Today’s topic is a sensitive one, but worth discussing.
As you can imagine, I have known and met many, many women who have been trying to conceive.
It’s interesting how that goes….once you’re in ‘That Club’ (the one no one wants to be in), you are privvy to more info. and get to be ‘in the know’ on who else is also trying to get pregnant. Yes, there is bonding. Similar to the moms chatting at a play group. Except there’s no play group. And a lot of talk about pee sticks, doctor’s office adventures, and what you’re going to try next. But, it’s actually quite wonderful to have someone to talk to. I guess, too, there is something comforting in knowing you really aren’t the only one.
But, what happens when someone in ‘The Club’ does get pregnant? How does that go? Does that person dare tell her remaining infertile friends? Does she ignore sharing the news as long as possible and hope that her infertile friends will find out from others? Will the infertile friends now want to avoid their pregnant friends, because it’s too painful to hear about babies kicking and nursery planning? Oh man, what awkward – even painful – social situations could arise here.
Well, since I’m a veteran here, may I take a stand and encourage us all to just rise above these silly encounters, if possible. It is just a shame to let a pregnancy or lack thereof change the level of love and respect and friendship that two women can have for each other. The truth is, pregnant women need friends. Women with babies need friends. Infertile women need friends. Women who have chosen not to have children need friends. And it’s up to all of us to support our friends in whatever stage they are in.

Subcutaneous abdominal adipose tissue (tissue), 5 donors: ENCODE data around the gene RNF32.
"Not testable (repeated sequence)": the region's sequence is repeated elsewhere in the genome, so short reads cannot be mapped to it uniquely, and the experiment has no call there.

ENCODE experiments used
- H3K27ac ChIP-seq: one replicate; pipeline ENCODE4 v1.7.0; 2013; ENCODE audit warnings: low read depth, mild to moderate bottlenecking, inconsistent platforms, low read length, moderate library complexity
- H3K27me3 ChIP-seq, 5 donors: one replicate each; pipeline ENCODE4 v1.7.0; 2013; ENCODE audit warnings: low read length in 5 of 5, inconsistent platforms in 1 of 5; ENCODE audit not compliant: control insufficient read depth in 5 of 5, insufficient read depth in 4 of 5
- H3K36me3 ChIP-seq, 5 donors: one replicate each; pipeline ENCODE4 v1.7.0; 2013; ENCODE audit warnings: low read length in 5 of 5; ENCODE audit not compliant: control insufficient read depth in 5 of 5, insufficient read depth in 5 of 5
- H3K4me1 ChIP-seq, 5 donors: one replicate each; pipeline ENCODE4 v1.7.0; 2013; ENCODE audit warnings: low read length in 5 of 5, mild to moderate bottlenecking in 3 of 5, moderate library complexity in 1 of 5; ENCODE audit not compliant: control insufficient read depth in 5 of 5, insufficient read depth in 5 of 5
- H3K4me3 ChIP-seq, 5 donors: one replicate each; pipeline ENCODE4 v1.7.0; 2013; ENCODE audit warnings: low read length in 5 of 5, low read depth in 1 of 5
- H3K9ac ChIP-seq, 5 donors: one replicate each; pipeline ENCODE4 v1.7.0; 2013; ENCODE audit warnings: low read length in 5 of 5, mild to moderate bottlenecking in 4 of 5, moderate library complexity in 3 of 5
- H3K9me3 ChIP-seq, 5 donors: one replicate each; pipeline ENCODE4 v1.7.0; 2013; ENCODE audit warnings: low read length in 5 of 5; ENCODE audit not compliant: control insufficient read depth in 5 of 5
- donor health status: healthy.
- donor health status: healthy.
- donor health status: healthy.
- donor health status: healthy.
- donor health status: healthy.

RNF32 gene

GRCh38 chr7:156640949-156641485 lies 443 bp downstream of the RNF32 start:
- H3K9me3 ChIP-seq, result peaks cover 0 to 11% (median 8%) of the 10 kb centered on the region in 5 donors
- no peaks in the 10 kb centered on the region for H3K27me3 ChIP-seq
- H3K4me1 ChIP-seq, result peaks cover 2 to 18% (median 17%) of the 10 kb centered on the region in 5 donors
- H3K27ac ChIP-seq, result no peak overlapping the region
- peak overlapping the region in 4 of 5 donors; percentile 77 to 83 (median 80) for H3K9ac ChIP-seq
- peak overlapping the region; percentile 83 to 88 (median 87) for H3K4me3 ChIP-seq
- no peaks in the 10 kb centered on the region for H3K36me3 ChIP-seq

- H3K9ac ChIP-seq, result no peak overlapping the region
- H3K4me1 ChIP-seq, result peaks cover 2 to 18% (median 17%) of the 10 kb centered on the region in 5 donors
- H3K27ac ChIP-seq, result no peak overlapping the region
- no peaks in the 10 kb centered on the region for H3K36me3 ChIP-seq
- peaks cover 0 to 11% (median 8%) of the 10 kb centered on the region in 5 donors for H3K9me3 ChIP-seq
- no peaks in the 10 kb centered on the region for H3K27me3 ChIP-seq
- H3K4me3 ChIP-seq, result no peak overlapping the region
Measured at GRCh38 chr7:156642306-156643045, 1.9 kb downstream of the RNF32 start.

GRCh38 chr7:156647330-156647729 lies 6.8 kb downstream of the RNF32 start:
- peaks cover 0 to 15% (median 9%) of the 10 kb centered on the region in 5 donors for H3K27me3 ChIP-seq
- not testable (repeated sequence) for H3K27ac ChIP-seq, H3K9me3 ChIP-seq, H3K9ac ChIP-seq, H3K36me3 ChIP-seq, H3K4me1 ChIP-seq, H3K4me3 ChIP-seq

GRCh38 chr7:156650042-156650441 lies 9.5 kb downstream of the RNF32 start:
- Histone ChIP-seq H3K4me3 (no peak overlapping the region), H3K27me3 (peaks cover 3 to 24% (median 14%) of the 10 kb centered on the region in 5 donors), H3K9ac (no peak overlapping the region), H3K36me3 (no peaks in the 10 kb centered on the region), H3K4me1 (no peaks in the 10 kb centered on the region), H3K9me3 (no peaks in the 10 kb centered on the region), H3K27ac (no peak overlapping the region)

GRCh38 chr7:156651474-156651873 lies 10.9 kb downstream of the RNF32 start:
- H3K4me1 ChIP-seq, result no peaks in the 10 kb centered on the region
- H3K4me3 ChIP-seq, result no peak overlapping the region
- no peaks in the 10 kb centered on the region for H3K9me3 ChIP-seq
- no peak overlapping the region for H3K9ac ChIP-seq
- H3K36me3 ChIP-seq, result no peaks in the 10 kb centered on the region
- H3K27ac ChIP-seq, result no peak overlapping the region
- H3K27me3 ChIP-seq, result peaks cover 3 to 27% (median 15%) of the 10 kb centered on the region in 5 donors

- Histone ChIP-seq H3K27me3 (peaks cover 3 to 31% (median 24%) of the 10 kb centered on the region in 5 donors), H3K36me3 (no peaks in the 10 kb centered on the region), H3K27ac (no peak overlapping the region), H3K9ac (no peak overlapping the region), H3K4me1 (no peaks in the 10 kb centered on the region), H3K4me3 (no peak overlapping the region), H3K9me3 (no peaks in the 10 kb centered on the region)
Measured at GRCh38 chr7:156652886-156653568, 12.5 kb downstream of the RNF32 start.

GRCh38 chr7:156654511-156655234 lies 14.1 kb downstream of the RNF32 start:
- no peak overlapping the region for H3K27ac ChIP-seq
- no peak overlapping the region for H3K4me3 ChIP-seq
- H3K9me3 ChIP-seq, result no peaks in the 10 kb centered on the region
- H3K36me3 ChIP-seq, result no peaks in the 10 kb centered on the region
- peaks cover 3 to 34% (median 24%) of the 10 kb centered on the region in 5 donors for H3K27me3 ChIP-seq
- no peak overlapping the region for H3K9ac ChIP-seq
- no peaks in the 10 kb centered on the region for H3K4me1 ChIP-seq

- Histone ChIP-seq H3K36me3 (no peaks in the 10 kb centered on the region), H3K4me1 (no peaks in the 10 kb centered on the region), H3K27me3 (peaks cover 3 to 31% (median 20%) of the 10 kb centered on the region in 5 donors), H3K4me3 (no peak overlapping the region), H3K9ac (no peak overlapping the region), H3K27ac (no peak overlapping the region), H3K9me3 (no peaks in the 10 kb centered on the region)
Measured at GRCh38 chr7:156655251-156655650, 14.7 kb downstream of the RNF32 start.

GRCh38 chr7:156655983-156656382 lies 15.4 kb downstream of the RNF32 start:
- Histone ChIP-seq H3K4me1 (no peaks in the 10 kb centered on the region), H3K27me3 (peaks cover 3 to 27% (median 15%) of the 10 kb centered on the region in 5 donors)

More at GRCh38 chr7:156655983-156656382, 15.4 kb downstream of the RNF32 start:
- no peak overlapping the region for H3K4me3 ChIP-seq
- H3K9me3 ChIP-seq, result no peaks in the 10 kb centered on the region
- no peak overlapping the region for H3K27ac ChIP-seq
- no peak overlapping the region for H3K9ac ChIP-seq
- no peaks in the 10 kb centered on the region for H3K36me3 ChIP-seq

I have amazing friends, I tell you. Just recently one of them got pregnant. And she sent me an email from across the country to let me know. I was one of the first she told. I felt honored that she let me in on her exciting news. I was so happy she didn’t feel like she had to hold back. And recently I got one of those awesome attack-hugs from a dear friend who got pregnant after many, many years of trying. Best thing ever. I’ve had SO many friends share their excitement of pregnancy or the love of their children with me as they normally would – just because we are friends. And I wouldn’t want it any other way.
Here are a few bits of advice for friends who are mothers or who are pregnant:
1. Realize that women are at many different stages when facing infertility. There often times is a dark stage when women feel much despair and feel on the outside of society – even among friends and family. Many women get through this time and come to a place of peace. As a good friend, you could try to be sensitive to the stage one might be in at the time. You could even ask them directly how they are doing and how much they’d like to talk about what they are facing.
2. Try not to judge. An infertile friend might be acting in ways she normally wouldn’t (she also may be drugged with hormones). She may need your patience.